By Eric Schwitzgebel
The Splintered Mind blog
Originally posted June 23, 2014
Here is an excerpt:
As regular readers will know, Joshua Rust and I have done a number of studies -- eighteen different measures in all -- consistently finding that professors of ethics behave no morally better than do socially similar comparison groups. These findings create a challenge for what we call the booster view of philosophical moral reflection. On the booster view, philosophical moral reflection reveals moral truths, which the person is then motivated to act on, thereby becoming a better person. Versions of the booster view were common in both the Eastern and the Western philosophical traditions until the 19th century, at least as a normative aim for the discipline: From Confucius and Socrates through at least Wang Yangming and Kant, philosophy done right was held to be morally improving.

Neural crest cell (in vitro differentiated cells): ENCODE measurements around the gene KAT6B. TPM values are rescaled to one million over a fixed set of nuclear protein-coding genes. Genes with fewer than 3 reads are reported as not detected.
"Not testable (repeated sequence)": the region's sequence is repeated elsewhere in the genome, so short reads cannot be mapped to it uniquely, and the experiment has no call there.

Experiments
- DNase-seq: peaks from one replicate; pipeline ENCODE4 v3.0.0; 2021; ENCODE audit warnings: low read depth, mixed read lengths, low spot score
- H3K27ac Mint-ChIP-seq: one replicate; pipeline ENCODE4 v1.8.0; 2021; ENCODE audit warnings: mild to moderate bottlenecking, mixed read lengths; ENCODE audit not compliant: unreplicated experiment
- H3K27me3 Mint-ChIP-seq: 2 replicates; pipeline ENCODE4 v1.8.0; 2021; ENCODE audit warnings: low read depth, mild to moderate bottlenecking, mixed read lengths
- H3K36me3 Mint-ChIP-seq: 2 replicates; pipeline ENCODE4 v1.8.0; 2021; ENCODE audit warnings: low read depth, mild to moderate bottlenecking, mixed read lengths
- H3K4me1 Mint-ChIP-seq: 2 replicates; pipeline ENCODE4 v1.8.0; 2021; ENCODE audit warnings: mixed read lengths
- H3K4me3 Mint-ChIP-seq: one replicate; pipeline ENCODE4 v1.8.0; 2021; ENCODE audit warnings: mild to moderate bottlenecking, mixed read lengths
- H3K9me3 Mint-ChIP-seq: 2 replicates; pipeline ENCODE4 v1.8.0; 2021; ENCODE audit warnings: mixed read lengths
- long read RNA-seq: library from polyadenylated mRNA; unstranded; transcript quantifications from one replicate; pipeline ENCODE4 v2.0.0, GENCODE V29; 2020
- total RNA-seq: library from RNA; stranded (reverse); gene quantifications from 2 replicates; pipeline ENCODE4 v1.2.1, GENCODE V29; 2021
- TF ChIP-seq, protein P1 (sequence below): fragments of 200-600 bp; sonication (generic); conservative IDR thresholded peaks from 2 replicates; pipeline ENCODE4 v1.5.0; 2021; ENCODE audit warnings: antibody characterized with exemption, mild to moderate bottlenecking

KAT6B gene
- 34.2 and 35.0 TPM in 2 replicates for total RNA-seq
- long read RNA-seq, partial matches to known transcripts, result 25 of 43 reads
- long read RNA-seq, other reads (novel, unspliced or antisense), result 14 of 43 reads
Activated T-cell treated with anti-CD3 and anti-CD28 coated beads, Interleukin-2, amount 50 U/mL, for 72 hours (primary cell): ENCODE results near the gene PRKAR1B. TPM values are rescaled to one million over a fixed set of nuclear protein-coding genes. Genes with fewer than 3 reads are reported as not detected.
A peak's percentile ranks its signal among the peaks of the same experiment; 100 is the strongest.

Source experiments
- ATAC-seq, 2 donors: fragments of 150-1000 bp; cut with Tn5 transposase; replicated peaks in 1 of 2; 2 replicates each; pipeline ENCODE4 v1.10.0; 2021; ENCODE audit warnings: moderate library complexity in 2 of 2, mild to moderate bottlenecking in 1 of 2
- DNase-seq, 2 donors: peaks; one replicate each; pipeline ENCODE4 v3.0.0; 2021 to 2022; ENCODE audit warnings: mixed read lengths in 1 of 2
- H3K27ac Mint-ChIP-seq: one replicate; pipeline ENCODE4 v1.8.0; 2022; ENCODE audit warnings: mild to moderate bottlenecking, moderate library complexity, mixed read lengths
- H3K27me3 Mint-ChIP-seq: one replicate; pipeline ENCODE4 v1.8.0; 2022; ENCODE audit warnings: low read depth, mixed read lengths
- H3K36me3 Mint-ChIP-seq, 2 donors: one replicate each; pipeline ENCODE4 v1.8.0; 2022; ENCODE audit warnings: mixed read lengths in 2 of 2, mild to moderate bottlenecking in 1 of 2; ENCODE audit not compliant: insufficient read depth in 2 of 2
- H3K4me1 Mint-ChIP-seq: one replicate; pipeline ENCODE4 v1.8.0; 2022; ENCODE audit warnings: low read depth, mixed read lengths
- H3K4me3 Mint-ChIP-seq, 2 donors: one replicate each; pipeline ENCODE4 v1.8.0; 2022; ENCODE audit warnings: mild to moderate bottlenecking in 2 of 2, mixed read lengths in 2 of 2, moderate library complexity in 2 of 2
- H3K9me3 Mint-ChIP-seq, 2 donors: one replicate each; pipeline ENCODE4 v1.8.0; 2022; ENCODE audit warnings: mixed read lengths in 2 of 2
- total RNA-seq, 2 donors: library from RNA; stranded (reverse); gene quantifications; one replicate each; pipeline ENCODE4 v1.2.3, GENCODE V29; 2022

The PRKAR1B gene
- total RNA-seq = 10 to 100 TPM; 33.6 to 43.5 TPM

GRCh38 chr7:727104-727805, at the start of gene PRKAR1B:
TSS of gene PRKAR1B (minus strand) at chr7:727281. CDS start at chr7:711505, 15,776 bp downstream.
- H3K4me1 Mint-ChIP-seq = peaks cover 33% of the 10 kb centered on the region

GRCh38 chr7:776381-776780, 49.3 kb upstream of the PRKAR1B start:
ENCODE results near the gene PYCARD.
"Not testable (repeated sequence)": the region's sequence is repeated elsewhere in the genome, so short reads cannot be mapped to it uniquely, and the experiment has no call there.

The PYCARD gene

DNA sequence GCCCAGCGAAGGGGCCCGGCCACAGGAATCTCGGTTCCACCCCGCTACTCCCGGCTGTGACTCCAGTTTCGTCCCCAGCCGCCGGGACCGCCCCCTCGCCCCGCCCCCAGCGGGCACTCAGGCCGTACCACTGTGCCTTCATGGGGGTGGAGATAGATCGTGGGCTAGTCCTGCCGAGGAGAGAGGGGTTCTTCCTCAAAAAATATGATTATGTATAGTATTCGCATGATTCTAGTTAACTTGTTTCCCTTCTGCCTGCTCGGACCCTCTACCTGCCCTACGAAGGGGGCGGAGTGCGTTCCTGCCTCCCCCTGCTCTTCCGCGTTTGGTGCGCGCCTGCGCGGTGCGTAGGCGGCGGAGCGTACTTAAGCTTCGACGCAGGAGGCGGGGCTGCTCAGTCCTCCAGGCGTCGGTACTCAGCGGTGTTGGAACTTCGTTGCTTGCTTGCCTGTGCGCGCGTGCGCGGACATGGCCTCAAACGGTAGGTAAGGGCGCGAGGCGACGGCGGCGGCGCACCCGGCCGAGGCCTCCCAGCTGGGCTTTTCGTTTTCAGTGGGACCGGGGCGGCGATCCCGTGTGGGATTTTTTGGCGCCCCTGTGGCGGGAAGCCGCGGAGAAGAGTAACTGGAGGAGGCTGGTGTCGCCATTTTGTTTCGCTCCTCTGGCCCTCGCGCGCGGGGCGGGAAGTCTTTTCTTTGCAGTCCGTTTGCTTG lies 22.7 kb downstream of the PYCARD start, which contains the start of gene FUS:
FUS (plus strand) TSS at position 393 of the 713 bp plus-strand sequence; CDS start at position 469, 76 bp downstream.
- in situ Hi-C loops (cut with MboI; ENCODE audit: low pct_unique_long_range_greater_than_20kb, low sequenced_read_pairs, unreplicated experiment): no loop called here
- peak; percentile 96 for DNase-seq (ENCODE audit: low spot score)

The entire blog post is here.